Magic Lantern Slides – who I worked with

I have put off writing a blog about the slides depicting African scenes as it is such a complex story I am not sure where to start. This post deals with who helped me with my research, a post detailing the story of slavery in Angola will be my next.

As I explained in my first post on this blog the slides depict various scenes from across what seems to be British controlled Africa as well as a selection of slides which show Angolan labour conditions. Some slides of big game hunting are copyrighted to The Times, some are from early twentieth century book on ethnography called Cultures of the World and others are reproductions of famous photographs or the era such as that of Livingstone and others that would have been available as post cards.


I was very lucky to have had the help of Professor Elizabeth Edwards, a biography can be found here, who helped categorise the slides into what region of Africa they depicted as well as a rough time frame they may have been taken as well as further explanation to what was being shown. We chose about twenty of the slides that we believed displayed the story of slavery in Angola. With Professor Edwards I worked with members of CultuRISE who have Angolan heritage to discuss anything they recognised in the slides and what they felt about what was shown.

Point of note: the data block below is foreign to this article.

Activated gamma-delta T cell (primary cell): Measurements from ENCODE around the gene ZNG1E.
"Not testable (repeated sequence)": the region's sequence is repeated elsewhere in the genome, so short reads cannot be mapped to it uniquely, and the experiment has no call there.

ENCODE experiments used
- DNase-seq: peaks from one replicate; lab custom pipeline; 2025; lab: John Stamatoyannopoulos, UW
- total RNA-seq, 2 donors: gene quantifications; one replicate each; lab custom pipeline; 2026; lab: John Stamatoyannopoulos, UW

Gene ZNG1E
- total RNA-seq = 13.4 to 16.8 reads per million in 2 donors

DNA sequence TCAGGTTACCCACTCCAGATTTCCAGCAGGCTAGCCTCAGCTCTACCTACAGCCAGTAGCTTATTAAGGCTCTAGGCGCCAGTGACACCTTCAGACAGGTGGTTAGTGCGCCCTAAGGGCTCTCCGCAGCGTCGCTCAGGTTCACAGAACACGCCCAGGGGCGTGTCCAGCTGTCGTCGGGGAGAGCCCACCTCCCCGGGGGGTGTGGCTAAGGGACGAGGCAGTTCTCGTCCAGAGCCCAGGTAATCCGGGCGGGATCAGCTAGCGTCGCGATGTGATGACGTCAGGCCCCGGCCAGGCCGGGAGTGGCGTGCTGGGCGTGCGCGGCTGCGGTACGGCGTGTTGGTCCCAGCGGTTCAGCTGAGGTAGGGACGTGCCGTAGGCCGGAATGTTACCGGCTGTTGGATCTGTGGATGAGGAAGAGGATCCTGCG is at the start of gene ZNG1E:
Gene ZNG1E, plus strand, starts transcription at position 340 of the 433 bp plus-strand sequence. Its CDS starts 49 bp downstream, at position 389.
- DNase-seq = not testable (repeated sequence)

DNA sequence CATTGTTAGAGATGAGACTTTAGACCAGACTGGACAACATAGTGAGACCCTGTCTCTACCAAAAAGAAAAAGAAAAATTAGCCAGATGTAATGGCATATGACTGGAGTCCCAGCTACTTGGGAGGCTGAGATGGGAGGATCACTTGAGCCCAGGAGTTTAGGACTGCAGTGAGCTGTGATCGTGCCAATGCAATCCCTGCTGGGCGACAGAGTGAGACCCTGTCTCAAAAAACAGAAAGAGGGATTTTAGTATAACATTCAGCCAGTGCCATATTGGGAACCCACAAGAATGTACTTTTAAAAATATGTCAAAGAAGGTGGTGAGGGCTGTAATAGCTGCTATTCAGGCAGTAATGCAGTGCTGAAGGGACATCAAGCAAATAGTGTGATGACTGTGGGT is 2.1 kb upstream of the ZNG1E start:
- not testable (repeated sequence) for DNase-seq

After all the research was compiled and the text panel for the exhibition written I met with CultuRISE again, they felt they could not comment too much on the slavery aspect of the story as they had no prior knowledge of it and had never experienced anything like it. They did plenty to say about the changes that have happened in Angola, detailing the differences and similarities between then and now. A couple of the topics that got quite heated included the subject of education, Angolan history before the arrival of the Portuguese is not widely taught, and witch doctors and their impact on Angolan communities. Their thoughts and reactions were recorded and will be edited by Alex Henry,, to be played while the slides are shown as part of a recreation of a Magic Lantern show within the exhibition.

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